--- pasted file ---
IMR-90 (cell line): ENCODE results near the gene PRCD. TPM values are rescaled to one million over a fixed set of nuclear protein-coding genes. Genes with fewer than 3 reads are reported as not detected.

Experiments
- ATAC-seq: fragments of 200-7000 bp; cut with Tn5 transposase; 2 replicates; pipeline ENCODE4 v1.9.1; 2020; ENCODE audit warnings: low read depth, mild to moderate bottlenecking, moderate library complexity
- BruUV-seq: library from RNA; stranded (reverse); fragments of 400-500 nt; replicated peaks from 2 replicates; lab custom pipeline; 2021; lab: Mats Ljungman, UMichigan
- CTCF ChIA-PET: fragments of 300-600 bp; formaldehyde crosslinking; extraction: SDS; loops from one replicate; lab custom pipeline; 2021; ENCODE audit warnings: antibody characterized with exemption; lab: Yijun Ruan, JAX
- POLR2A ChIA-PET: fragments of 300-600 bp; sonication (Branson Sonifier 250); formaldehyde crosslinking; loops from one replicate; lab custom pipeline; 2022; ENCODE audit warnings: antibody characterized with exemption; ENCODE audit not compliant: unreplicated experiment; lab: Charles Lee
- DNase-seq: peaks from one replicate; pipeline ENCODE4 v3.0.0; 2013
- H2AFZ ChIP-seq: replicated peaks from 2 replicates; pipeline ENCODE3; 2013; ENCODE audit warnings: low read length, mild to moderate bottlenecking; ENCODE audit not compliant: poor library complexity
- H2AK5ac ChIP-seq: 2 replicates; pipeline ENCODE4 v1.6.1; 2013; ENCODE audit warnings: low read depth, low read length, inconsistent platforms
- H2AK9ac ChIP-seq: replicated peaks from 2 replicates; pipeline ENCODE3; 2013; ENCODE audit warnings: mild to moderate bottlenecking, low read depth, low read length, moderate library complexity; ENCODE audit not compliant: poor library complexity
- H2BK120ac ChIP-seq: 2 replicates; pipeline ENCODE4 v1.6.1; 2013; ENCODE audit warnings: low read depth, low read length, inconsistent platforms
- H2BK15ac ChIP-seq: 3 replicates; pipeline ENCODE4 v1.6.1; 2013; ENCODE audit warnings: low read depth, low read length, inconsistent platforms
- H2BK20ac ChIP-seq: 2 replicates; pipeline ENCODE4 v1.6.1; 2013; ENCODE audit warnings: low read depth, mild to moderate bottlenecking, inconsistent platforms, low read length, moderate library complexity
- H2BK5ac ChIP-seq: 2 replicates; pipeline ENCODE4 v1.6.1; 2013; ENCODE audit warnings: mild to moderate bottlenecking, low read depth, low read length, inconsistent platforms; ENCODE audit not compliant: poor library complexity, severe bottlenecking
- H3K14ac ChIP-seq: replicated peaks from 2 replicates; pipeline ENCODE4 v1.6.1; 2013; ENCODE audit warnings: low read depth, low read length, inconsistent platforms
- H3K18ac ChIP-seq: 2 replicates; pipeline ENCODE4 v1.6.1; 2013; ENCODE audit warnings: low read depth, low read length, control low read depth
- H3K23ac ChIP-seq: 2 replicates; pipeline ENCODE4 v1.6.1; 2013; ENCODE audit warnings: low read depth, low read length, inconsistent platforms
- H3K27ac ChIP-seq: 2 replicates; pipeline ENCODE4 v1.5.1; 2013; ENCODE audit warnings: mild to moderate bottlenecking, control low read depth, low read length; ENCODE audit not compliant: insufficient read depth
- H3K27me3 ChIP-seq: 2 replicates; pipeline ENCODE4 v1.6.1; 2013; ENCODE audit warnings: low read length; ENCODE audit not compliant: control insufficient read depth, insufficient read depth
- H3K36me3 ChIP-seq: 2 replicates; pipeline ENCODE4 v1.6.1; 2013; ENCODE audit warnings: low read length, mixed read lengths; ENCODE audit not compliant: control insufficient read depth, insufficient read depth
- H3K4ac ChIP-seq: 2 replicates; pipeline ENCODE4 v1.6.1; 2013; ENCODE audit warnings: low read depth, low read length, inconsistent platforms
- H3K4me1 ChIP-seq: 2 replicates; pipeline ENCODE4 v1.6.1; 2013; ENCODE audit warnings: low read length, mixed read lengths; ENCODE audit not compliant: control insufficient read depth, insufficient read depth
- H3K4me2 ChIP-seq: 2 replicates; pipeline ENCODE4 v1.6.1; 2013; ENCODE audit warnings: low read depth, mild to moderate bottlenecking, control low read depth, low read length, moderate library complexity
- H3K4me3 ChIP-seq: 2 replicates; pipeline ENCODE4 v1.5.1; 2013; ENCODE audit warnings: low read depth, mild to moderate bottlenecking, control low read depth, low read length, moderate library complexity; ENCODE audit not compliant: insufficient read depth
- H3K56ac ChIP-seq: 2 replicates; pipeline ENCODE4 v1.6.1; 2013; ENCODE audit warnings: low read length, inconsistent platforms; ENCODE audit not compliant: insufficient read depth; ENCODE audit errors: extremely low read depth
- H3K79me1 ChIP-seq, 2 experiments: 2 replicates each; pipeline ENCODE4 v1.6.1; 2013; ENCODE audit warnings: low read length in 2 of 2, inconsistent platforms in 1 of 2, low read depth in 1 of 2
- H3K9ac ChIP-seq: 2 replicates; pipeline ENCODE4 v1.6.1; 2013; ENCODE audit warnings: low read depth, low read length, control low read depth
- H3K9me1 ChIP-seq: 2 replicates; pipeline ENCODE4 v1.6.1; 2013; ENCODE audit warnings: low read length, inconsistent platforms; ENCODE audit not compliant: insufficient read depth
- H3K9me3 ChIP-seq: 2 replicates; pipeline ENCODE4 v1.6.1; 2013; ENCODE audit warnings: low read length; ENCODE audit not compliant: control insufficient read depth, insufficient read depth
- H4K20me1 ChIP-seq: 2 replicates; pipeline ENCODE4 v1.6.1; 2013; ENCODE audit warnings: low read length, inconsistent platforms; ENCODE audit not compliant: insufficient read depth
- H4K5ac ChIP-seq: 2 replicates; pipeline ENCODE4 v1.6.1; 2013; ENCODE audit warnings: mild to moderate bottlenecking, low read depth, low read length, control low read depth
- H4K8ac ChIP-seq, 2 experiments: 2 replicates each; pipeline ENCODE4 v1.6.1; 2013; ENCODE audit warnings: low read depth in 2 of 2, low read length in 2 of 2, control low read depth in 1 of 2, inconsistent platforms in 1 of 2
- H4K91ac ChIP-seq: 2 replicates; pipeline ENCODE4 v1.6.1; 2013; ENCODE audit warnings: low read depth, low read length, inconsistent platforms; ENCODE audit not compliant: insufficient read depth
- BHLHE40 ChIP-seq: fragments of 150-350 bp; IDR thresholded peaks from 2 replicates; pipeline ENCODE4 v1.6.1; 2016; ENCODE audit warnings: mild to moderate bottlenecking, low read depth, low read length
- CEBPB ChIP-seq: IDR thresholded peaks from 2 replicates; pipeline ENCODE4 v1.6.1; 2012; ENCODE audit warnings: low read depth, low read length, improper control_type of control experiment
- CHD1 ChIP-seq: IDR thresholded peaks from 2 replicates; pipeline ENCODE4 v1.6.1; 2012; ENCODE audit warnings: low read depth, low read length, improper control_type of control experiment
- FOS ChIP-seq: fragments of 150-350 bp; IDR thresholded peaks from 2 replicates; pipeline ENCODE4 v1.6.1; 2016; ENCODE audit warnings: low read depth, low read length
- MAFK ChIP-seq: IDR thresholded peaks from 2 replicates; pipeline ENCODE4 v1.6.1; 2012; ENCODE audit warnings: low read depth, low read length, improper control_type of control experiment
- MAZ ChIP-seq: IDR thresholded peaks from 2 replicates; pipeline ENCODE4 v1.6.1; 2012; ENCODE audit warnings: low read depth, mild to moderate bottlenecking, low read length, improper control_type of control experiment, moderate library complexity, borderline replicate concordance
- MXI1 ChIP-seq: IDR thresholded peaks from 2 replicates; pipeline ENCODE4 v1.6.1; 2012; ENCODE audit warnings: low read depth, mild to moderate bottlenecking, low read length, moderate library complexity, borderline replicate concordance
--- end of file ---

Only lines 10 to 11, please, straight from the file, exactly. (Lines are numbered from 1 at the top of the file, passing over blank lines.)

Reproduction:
- H2AK9ac ChIP-seq: replicated peaks from 2 replicates; pipeline ENCODE3; 2013; ENCODE audit warnings: mild to moderate bottlenecking, low read depth, low read length, moderate library complexity; ENCODE audit not compliant: poor library complexity
- H2BK120ac ChIP-seq: 2 replicates; pipeline ENCODE4 v1.6.1; 2013; ENCODE audit warnings: low read depth, low read length, inconsistent platforms